It’s been nearly a decade since the last album of Bryan Ferry originals, and you’d be forgiven for thinking that there wouldn’t be another. Albums of cover versions; reunion tours with Roxy Music: all the signs suggested that the legendary ladies’ man was sliding into a comfy retirement. It’s time to worry when the press take more interest in your son’s political shenanigans than your music.
And yet, here’s Olympia: and without hearing a note, the initial signs are good. There’s a supermodel on the cover (Kate Moss this time) – always an indication that we’re in for some Roxy-esque glamour. The roster of collaborators and guest musicians is impressive, taking in Groove Armada and the Scissor Sisters to name but two. But most refreshingly, all of Roxy Music are on board – Brian Eno included – for the first time since 1973.
Make no mistake though, this is neither an exercise in re-treading past glories with his old chums nor an attempt to gatecrash the cool kids’ party: this is a proper Bryan Ferry work, and undoubtedly one of his best.
First of all, Olympia is a great-sounding album. It’s lavishly produced, picking up where the studio wizardry of Roxy Music’s Avalon left off, and places us firmly in FerryLand. A country situated on the border of ’50s Manhattan and Weimar Berlin, where the Campari and sodas come thick and fast, heaven is an over-the-shoulder glance from an impossibly beautiful heiress, and hell is losing it all at the roulette table. No-one creates this atmosphere of loucheness and decadence quite like Bryan Ferry, but it’s not just the hushed vibrato and meticulous production that score highly this time round. Eight of the 10 tracks here are written or co-written by Ferry himself, and they represent a real return to form.
Reason Or Rhyme is probably the best Ferry original since the 1980s: a long, piano-led, slow-dance number which swoops over the listener like a velvet drape. “That look in your eye / the brush of your cheek / these are the moments in life that I seek,” croons Ferry, his voice cracking slightly. David Gilmour‘s guitar swirls in the background and a bevy of backing girls fill all available space with their oohs and aahs. No-one else could get away with it.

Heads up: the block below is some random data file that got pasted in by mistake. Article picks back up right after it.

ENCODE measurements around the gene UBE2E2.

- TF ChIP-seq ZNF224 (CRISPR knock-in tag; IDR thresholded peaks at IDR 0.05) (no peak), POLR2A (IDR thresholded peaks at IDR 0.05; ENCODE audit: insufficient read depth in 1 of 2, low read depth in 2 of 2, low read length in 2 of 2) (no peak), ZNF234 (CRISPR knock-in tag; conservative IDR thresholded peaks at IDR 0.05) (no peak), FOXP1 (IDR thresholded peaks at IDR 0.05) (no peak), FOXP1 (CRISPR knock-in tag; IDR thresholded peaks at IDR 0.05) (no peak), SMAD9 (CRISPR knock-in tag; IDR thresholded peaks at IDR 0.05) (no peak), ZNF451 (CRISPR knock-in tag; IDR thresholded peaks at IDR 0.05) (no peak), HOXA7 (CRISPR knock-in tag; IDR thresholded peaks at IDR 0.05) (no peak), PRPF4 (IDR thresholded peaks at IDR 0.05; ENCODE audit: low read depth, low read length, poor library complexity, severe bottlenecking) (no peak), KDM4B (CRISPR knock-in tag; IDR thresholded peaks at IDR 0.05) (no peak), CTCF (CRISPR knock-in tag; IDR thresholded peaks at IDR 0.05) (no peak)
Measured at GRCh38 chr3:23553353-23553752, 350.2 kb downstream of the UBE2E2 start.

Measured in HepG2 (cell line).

Essence-of-Ferry moments aside, what’s most impressive about Olympia is how well the collaborations work. With so many diverse musicians and co-writers at play, it could easily have descended into scrappiness. But Ferry is clearly the boss here: and other artists’ contributions always complement rather than sideline him. Shameless, a double-header with Groove Armada, works amazingly: though repetitive beats are relatively new to his work, he manages to draw out the soul and vintage-funk influences of his collaborators to create a seamless whole.
Heartache By Numbers, the Scissor Sisters collaboration, does much the same. And the contributions from Roxy Music colleagues (Eno’s keyboards, Andy Mackay’s oboe) add a subtle flavour without taking us directly back to the art-pop of the 70s or smoochy balladeering of the early 80s.
A Bryan Ferry album wouldn’t be a Bryan Ferry album without a couple of carefully-chosen and customised cover versions, and this is no exception. In particular, Tim Buckley‘s Song To The Siren not only sounds like Ferry wrote it himself, but makes the original sound like a raw demo.
Olympia is a rich, soulful immersive album; and a terrific return to songwriting form. It might be too rich a stew for those who prefer their music delivered from the front of the stage rather than from a chaise longue at the back. But for anyone who appreciates Mr Ferry’s oeuvre, it’s what you’ve been waiting for.